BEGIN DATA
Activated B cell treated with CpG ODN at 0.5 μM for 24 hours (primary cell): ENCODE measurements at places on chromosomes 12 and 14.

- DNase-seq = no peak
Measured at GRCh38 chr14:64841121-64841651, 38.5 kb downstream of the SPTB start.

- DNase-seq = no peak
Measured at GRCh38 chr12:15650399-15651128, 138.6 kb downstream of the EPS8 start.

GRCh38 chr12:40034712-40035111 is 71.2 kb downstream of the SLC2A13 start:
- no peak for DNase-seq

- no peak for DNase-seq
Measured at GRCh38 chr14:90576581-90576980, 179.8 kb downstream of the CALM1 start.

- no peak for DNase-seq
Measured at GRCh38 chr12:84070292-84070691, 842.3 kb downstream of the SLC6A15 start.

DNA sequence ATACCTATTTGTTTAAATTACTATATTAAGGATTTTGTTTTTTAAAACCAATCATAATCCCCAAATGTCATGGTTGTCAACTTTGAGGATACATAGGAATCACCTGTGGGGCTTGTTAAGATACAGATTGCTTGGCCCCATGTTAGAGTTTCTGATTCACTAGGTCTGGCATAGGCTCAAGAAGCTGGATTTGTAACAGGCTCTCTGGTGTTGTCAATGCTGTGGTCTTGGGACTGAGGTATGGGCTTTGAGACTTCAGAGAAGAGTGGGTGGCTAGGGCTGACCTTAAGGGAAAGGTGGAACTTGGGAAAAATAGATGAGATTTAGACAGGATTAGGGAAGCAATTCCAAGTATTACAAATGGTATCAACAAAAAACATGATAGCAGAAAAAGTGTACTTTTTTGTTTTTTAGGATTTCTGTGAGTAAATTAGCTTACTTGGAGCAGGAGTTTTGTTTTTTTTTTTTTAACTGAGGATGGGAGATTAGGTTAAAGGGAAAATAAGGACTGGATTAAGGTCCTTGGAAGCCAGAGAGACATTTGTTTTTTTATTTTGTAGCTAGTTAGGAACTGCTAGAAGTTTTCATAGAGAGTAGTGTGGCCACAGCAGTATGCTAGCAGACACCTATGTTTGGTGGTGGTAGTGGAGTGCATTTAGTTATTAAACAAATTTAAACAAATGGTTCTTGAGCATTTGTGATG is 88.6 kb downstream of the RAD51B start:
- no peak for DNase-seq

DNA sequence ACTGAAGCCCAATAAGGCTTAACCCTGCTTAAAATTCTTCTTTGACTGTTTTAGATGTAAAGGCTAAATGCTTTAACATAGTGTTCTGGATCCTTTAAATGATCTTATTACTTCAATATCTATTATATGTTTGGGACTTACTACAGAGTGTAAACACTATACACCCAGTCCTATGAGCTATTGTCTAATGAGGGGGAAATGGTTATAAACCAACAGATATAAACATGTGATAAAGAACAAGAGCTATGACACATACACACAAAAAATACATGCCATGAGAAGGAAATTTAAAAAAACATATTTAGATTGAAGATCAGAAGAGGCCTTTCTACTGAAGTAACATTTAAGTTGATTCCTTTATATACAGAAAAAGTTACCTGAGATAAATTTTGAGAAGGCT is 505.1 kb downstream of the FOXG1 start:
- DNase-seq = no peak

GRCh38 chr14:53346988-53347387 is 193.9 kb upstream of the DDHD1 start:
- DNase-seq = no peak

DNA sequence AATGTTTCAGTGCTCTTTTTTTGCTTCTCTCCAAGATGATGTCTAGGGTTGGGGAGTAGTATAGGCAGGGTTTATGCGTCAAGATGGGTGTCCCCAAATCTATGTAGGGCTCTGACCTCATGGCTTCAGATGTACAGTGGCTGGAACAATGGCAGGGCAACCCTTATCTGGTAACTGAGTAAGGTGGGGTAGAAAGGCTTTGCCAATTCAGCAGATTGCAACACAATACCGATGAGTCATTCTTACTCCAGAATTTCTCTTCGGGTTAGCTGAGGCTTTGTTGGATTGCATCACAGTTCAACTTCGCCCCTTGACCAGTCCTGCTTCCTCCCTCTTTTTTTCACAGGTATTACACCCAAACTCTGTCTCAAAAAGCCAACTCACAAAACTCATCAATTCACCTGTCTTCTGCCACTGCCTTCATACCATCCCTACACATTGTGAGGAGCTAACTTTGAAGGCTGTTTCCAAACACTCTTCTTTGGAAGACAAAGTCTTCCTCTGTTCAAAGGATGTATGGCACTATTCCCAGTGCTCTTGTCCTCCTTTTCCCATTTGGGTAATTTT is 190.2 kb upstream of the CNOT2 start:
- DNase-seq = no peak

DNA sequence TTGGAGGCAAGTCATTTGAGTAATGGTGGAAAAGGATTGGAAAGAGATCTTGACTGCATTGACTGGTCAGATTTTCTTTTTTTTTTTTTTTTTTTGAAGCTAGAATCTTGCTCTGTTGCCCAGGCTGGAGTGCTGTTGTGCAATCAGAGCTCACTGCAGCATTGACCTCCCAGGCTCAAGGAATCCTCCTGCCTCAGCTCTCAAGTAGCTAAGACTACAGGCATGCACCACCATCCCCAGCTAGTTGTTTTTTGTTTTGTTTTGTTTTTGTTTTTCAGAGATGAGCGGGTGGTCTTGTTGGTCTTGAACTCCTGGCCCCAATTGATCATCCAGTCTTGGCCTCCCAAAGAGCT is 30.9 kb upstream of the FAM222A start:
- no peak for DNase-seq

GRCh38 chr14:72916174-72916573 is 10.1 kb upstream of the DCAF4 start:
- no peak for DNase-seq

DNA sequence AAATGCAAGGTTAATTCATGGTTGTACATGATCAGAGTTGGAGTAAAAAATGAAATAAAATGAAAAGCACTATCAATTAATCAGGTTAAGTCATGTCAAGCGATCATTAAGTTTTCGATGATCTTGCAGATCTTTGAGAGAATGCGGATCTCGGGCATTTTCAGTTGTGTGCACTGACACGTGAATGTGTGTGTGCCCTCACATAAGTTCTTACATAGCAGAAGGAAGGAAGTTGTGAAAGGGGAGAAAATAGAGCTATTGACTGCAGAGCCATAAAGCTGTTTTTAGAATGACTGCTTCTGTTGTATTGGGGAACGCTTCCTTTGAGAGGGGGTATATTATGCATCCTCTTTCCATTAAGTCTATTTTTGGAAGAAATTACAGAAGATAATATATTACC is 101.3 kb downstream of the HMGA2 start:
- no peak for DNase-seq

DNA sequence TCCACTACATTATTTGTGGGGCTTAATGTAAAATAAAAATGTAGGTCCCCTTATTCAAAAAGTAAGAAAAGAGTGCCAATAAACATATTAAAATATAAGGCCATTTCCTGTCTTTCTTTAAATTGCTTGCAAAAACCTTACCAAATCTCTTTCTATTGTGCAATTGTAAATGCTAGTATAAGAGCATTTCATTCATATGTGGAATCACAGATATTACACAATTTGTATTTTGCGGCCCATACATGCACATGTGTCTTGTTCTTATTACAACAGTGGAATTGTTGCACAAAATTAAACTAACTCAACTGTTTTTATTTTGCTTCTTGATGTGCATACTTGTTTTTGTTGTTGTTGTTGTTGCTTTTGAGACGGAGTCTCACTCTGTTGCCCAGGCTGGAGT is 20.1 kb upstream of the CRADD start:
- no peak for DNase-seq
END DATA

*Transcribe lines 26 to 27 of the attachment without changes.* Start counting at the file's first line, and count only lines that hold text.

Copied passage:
DNA sequence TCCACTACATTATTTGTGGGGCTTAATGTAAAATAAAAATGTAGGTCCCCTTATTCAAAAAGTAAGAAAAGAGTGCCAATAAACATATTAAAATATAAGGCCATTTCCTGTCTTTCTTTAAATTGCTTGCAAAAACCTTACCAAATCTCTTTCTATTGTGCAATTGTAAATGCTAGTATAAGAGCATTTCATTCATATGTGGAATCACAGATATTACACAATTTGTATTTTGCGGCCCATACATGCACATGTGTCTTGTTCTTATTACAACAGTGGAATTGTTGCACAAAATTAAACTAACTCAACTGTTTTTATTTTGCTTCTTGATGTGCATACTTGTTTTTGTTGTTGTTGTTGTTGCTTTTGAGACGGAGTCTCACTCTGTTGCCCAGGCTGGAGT is 20.1 kb upstream of the CRADD start:
- no peak for DNase-seq